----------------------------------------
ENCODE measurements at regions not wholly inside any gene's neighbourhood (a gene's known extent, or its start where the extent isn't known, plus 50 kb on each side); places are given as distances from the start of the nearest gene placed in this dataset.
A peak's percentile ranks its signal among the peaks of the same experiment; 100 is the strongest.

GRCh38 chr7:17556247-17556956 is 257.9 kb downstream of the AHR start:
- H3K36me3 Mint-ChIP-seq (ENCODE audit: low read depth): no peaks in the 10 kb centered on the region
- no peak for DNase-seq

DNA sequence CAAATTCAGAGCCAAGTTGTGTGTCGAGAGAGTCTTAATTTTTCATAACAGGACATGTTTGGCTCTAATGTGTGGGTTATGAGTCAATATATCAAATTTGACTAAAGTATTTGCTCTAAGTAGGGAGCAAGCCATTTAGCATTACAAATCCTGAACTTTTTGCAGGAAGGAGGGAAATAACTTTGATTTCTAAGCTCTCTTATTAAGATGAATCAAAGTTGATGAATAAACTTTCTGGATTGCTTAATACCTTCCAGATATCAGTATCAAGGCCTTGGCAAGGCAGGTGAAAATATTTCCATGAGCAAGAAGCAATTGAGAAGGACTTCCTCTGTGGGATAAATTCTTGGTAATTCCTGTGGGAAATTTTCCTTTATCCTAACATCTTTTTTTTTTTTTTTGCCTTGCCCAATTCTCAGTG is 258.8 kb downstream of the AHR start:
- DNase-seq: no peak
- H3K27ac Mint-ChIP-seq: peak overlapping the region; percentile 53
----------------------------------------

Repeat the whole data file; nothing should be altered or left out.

ENCODE measurements at regions not wholly inside any gene's neighbourhood (a gene's known extent, or its start where the extent isn't known, plus 50 kb on each side); places are given as distances from the start of the nearest gene placed in this dataset.
A peak's percentile ranks its signal among the peaks of the same experiment; 100 is the strongest.

GRCh38 chr7:17556247-17556956 is 257.9 kb downstream of the AHR start:
- H3K36me3 Mint-ChIP-seq (ENCODE audit: low read depth): no peaks in the 10 kb centered on the region
- no peak for DNase-seq

DNA sequence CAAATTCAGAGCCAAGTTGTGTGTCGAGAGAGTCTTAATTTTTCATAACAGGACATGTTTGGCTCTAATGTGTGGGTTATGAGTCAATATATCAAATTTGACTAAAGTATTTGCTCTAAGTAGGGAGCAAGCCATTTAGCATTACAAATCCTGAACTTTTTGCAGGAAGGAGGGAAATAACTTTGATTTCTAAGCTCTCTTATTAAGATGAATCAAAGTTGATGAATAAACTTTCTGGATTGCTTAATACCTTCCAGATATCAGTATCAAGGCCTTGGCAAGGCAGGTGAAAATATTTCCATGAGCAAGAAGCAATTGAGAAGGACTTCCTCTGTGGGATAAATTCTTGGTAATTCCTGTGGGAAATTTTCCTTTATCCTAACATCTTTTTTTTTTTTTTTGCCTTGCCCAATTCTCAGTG is 258.8 kb downstream of the AHR start:
- DNase-seq: no peak
- H3K27ac Mint-ChIP-seq: peak overlapping the region; percentile 53